Every traveler who has visited Myanmar has at least one, and often many, stories about the difficult and often comical experiences they have encountered with transportation throughout the country. If it were not for the profound pleasure of traveling this beautiful place and the friendliness of the locals, getting around would be a frustration for any Westerner used to efficient or even remotely reliable transportation.

Broken down buses, old taxis, trucks being repaired in the middle of the streets, accidents, dangerous downhill drives, uncomfortable benches, bumpy roads, and many long hours which can often double in number with the unpredictable occurrences, are all part of travel in Myanmar.

rundown bus interior Myanmar
Anyone who is interested must be prepared to spend a large amount of time in the transition between main cities and sites, unless they are willing to pay the extra dollars for internal flights. Picture: Yukari Sekine

The first occurrence during my long-distance travels in the country happened “on the road to Mandalay”, as the song goes. The new 563-kilometer expressway between Yangon and Mandalay was hailed as an important sign of progress when it was inaugurated in December 2010.

Although it was the straightest road I had seen in Myanmar, and that is not to say much, we woke up at 3am to a loud honking noise, a blare of light and a high impact collision.

A truck had smashed frontally against our bus, breaking the windshield and hurting the driver

Whether the accident had been caused by a sleepy conductor or the poor lighting on the highway was not clear to me, but we waited on the side of the road for an hour before the next bus picked us up. The locals were patient and seemed used to this kind of situation, as I would find out was all too common.

 After seeing Mandalay, a very interesting town but polluted because of its many old cars and motorbikes that contribute to the haziness of the dry season, I explored the majestic temples of Bagan by bicycle. It is normal to cycle around with a flat tyre to only fill them up at the end of the day. Old bicycles in Myanmar would be the joy of any enthusiast as this is almost a live museum for them. Horse-drawn carriages are charming but extremely uncomfortable in Bagan, and the roads around the site are made of gravel, far from being the smooth paved ones you would see around Angkor Wat, in Cambodia.

Travel in Myanmar must be taken with some humor and an ounce of patience

I  woke up at 4am to get a bus from Bagan to Inle Lake, only to find it was a bus with tiny benches, fitting two tiny Burmese people but not, as tourists would hope, two big English guys as the ones who sat in front of me. My Belgian colleague had his knees pressed against the seat in front, and we all rode the windy, bumpy road up the hills and down to Inle.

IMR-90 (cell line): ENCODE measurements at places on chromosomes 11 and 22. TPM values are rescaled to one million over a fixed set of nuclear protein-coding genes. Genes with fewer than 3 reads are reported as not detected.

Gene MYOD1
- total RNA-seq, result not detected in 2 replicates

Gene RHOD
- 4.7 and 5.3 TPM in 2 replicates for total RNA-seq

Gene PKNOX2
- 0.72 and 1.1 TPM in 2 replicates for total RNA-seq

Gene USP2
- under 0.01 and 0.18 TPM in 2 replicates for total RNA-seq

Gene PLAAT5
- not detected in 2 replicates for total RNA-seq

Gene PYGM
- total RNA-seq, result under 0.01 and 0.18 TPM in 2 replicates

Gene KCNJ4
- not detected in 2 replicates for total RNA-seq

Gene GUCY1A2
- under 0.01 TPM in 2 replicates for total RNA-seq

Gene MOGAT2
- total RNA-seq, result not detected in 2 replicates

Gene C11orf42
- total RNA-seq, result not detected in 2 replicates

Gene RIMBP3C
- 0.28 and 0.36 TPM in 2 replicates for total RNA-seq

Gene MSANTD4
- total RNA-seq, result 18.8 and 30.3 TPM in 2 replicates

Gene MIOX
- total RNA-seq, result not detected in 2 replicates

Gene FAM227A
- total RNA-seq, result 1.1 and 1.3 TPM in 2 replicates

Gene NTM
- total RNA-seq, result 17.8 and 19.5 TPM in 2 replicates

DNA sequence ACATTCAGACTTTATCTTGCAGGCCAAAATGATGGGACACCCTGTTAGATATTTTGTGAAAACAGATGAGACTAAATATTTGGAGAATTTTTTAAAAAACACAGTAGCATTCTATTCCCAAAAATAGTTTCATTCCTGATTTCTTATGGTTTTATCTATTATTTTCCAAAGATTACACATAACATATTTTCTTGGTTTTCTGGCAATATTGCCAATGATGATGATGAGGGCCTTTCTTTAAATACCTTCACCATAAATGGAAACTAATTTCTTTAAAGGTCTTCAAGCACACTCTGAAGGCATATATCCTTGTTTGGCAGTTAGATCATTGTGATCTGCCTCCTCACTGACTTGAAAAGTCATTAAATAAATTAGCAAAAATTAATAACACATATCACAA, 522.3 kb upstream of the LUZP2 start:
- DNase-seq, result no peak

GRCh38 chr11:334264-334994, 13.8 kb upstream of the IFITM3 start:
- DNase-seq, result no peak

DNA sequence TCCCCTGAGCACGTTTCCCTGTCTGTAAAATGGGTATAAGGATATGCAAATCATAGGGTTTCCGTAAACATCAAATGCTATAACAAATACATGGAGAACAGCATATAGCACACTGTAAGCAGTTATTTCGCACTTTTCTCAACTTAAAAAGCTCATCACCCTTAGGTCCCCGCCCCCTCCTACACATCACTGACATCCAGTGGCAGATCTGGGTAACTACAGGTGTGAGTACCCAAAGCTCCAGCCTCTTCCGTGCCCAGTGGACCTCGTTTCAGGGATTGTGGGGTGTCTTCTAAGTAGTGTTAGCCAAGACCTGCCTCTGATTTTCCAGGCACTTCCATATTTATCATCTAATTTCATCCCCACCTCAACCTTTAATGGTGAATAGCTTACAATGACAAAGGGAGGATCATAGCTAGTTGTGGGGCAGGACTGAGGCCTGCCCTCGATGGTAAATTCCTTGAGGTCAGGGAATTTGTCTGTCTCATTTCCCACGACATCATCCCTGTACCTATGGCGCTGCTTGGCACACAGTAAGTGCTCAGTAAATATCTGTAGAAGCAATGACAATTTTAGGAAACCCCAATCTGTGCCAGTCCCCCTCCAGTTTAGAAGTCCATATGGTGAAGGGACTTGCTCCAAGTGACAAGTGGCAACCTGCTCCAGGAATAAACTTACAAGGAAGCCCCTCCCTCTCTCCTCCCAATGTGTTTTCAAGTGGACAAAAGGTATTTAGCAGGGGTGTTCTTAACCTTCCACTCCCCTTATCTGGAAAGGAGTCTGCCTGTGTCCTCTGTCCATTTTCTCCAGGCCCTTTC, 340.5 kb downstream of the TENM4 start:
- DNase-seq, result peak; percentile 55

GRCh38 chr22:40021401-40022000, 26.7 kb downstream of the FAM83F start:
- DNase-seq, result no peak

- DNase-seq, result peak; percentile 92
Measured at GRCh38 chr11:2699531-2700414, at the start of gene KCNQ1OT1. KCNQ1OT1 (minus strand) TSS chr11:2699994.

Road Work in progress in Myanmar. Picture: Yukari Sekine

Plastic stools were placed on the corridor when more passengers boarded, and I had the impression some climbed on top of the roof. People would often throw up out of the window, and the narrow, single lane was a little worrisome to say the least. The bus had to wait on a curve while other cars passed not far from the edge of the cliffs.

The most memorable transport experience, however, was the return from the sacred pilgrimage site of the Golden Rock, on Mount Kyaiktiyo, located approximately 200 kilometers from Yangon. The pilgrimage to the peak is a challenge few undertake, especially in the stifling summer heat. Most Burmese line up at the base camp in Kinpun to load the pick-up trucks that fill up with about 40 people, despite the normal space for about 15.

According to local superstition, you should not ask “how much longer” during a trip, as this is tempting fate

I cannot say the drive down felt very safe, and whatever proximity to Buddhist enlightenment that I may have attained in the three hour hike up the hill was lost in the jittering, brake-screeching descent back, squashed tightly on the benches with other dozens of good-spirited women, children, men and monks.

I held tightly hoping the truck would not topple to the side, as I was aware of the Myanmar accidents had made headlines in the past, and did not wish to add to the statistic. I had the vague impression that the young man behind me was holding his hands in a meditating position to preserve his calm, with an expression I could only describe as tense. This was for 45 minutes downhill. It was a relief to finally arrive at the base and be watered down by the New Year buckets of Thingyan water.

The odyssey from the base camp back to Yangon, meant to be around 4 hours, took in fact around 9, I took three pick-up trucks that broke down successively as passengers switched from one dysfunctional vehicle to the next. Each time, we would wait on the side of the road, signaling for some good soul to stop and rescue us. Adding to the fun, the truck was watered by every single group of youngsters enjoying the Water Festival, along the approximately 200 kilometers back to Yangon.

Perhaps I was asking far too many times if we would be in Yangon by 5pm, as originally planned, when the driver would look uncomfortable and not answer. I later found out that according to Myanmar superstition, you should not ask “how much longer” during a trip, as this is tempting fate. Nine hours later, I think this was true

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